Impact of Meadows on Your Parks

This blog post was written with the support and guidance of Ernst Seeds

Meadows have long captured the imagination of nature lovers and anyone resisting the cultural domination of the mowed lawn. The meadow stands as an appealing cross between a wild-west prairie and the homogeneous lawn dominating our landscapes. In an age of sustainable gardening, its allure grows even stronger if we consider its ecological benefits including bird and pollinator food sources and shelter, erosion control and stormwater runoff management.

A wildflower or native plant meadow is a functional and interactive plant community teeming with and supporting life. It is also a flower garden for all to enjoy and reap the mental benefits of its aesthetic beauty and aromas. Most meadows have 10 or more wildflower and grass species, which creates a diverse and strong ecosystem. Meadows require attention and careful planning to become established but are well worth the effort. An established meadow requires less maintenance than a turf lawn, no watering and mowing just once a year to prevent woody seedlings from taking root. The tall grasses and flower stalks provide a year-round experience for pollinators, insects, and park visitors.

Meadows are always evolving. In fact, visitors should anticipate changes in what they see from year to year. The first growing season will look much different than a second growing season, which will look much different than an established meadow. This diversity helps to suppress weeds and other undesired plants to the area and helps to stimulate the long-term health and sustainability of the soil and land. No matter what it looks like, these meadows provide enormous benefits to ourselves, to local pollinators, to the economy and on local ecology in general.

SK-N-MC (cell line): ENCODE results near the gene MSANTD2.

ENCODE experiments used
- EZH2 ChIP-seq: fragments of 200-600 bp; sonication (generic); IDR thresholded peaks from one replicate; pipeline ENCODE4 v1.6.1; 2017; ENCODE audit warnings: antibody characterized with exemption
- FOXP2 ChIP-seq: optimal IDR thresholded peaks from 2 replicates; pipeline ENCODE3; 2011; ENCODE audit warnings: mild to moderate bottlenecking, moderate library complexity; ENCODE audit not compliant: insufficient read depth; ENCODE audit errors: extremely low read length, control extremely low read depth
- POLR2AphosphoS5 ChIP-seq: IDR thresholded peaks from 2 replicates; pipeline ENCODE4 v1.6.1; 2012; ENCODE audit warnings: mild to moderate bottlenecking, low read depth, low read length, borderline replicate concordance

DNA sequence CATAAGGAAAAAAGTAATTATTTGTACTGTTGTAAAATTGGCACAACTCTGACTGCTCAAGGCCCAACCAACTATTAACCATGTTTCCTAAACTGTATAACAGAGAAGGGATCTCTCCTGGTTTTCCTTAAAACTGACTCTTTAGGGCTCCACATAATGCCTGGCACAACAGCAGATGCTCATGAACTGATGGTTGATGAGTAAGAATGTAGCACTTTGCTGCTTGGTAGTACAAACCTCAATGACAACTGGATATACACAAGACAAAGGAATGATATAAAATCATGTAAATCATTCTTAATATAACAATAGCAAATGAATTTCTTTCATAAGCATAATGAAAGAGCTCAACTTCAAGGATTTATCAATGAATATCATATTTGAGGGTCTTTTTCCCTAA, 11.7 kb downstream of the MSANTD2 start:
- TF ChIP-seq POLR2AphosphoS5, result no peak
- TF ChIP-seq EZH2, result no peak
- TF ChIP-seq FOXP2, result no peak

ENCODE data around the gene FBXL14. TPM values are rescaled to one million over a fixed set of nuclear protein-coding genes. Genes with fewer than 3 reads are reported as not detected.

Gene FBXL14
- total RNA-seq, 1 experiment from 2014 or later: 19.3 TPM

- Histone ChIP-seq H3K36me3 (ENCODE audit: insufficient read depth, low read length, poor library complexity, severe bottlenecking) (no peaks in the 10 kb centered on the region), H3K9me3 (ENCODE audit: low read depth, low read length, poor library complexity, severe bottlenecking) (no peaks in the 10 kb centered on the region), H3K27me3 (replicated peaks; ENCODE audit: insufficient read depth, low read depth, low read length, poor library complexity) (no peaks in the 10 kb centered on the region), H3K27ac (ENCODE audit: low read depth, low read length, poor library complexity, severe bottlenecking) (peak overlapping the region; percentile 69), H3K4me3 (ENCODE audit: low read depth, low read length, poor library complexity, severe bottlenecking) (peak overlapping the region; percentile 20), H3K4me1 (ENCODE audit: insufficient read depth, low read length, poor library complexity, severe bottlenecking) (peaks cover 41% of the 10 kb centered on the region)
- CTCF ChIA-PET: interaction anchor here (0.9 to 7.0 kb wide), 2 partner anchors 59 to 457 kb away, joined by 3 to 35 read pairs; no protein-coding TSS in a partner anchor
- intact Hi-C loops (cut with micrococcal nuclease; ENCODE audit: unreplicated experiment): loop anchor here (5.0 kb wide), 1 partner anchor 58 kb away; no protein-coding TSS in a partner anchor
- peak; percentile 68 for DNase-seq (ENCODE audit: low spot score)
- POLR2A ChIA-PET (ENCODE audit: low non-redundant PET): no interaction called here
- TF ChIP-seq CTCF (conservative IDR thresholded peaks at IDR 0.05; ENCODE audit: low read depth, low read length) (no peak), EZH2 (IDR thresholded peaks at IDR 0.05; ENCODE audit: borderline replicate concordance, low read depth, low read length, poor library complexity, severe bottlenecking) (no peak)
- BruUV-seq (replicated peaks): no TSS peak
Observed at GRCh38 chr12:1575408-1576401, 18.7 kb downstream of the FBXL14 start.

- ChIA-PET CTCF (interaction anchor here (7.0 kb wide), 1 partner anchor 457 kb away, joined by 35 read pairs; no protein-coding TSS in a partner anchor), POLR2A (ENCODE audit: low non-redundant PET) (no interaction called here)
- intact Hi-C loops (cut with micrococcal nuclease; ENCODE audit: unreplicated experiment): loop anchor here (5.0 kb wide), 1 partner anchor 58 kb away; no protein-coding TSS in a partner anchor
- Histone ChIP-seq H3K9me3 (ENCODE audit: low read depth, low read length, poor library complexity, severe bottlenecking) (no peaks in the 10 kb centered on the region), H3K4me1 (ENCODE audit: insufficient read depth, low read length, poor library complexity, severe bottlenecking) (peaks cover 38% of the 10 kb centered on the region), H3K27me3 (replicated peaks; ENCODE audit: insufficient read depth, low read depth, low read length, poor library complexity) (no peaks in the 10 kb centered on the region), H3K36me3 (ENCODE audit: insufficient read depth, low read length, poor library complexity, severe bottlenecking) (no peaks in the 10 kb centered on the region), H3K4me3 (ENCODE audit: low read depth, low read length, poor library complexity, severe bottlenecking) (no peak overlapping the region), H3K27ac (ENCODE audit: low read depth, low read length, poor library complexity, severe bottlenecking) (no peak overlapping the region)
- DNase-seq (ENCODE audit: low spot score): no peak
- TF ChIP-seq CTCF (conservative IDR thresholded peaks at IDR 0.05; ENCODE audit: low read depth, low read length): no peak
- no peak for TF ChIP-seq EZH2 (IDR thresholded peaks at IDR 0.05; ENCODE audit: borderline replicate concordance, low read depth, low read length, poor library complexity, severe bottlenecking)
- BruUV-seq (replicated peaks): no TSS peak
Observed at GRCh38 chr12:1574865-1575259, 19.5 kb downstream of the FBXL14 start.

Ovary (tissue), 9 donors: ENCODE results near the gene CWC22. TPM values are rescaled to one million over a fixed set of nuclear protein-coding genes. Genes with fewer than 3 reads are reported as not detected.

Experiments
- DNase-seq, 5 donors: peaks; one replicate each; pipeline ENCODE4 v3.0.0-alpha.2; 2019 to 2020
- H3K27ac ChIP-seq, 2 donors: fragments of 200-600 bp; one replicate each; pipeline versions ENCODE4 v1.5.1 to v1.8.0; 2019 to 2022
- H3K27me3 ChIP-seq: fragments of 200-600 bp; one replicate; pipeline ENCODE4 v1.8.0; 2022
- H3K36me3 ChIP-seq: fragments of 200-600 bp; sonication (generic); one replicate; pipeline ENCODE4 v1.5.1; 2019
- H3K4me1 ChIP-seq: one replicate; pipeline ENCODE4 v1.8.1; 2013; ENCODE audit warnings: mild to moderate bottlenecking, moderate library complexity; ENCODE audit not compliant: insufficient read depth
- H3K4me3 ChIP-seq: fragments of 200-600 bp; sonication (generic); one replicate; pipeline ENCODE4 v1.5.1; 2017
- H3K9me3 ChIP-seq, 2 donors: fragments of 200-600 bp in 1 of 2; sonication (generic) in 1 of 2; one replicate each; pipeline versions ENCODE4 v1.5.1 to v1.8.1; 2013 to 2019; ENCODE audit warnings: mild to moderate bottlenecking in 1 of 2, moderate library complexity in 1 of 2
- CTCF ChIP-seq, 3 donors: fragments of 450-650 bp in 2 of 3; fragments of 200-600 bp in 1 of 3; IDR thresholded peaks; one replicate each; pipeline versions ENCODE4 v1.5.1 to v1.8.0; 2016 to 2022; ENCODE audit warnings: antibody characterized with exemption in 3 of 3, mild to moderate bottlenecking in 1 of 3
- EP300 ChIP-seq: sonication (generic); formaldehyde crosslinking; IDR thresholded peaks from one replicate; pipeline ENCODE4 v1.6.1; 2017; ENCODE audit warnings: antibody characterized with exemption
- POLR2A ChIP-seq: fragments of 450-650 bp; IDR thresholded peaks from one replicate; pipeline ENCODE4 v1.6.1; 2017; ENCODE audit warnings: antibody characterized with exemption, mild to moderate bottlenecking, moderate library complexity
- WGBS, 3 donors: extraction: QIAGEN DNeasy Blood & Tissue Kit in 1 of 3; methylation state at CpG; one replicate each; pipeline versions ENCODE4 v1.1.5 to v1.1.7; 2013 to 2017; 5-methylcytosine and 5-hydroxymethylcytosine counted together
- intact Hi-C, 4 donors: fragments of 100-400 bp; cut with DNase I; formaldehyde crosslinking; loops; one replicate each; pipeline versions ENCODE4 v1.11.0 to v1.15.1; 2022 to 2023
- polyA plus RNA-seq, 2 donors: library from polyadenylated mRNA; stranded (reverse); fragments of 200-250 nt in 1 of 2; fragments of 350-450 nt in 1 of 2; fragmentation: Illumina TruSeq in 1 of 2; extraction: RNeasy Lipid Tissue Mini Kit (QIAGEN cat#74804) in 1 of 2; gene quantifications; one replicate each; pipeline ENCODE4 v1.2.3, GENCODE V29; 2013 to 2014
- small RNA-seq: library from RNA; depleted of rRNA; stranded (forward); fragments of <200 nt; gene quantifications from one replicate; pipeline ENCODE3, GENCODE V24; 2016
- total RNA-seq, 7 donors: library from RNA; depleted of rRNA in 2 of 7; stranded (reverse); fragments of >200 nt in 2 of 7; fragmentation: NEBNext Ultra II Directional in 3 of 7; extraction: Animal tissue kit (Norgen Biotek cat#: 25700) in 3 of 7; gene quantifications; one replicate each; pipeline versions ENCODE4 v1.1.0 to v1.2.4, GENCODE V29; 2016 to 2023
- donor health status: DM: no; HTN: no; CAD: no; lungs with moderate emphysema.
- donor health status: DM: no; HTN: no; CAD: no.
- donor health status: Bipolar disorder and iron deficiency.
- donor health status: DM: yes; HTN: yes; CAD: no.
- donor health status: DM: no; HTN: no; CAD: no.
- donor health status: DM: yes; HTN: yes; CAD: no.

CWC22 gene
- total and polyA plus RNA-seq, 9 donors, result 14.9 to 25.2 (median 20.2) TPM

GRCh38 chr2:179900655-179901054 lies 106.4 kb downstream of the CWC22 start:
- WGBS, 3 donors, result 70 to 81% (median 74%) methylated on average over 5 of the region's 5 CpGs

Impact of Meadows

Bird and Pollinator Food Sources and Shelters

Meadows attract beneficial insects that our pollinator species – like honeybees, monarch butterflies, birds, bats and other native pollinators – survive on. These pollinators are in turn responsible for approximately 1/3 of the food we consume each day.  Since pollinators have been on the decline for years, by planting native seeds we are ensuring that our pollinators have food, nectar, shelter and healthy habitats to promote and stabilize populations.

apis mellifera
Apis Mellifera; Contributed by Ernst Seeds
field of wildflowers

Erosion Control

One of the most effective ways to fight erosion and water runoff is to plant native seed mixes appropriate to the site. Native seed mixes have a variety of plant species with deep roots to help stabilize the soil and bind it together. Plant foliage also intercepts rainfall and helps to provide a cover for the soil, which decreases the droplet’s impact on the soil surface. All of this works together to help ensure that rainwater is absorbed into the ground’s surface and thus reduces soil runoff and erosion.

Stormwater Absorption

Native plants protect the local watershed and help to manage rain runoff, flooding and landslides by absorbing polluted stormwater before it can flow into our lakes and rivers. Additionally, native plants provide nutrients, assist with hydrologic processes like percolation and act as filters. Since meadows have a diverse mix of different species, they are well equipped to survive tough climate changes. Different plant species will thrive in different conditions, which is perfect for managing stormwater since conditions will vary in these locations based on how much water or drought we receive.

Indian Hill in Boyce Park
Indian hill meadow in bloom

Meadows are beautiful and attract park visitors

Meadows provide a beautiful landscape of blooming flowers in the summer, healthy habitat in the winter and change with the seasons and years. Meadows encourage visitation – between birders who come to see avian attractors, to nature photographers, to those looking to walk through the paths and explore their layers of beauty. There is something about the sounds, smells and beauty of a meadow scene that encourage us to pause, be present and enjoy the beautiful landscape that surrounds us.

The Allegheny County Parks Foundation has partnered with Allegheny County to successfully install almost 40 acres of meadows within Boyce Park, Hartwood Acres, North Park and South Park. Additionally, thanks largely in part to the success of Boyce Park’s Indian Hill Meadow, Allegheny County has now added meadows to previously mowed areas in all 9 of your county parks.

Learn more about a few of the meadows we have worked on in your parks:

We also have a guide available if you are interested in creating a home meadow on your property.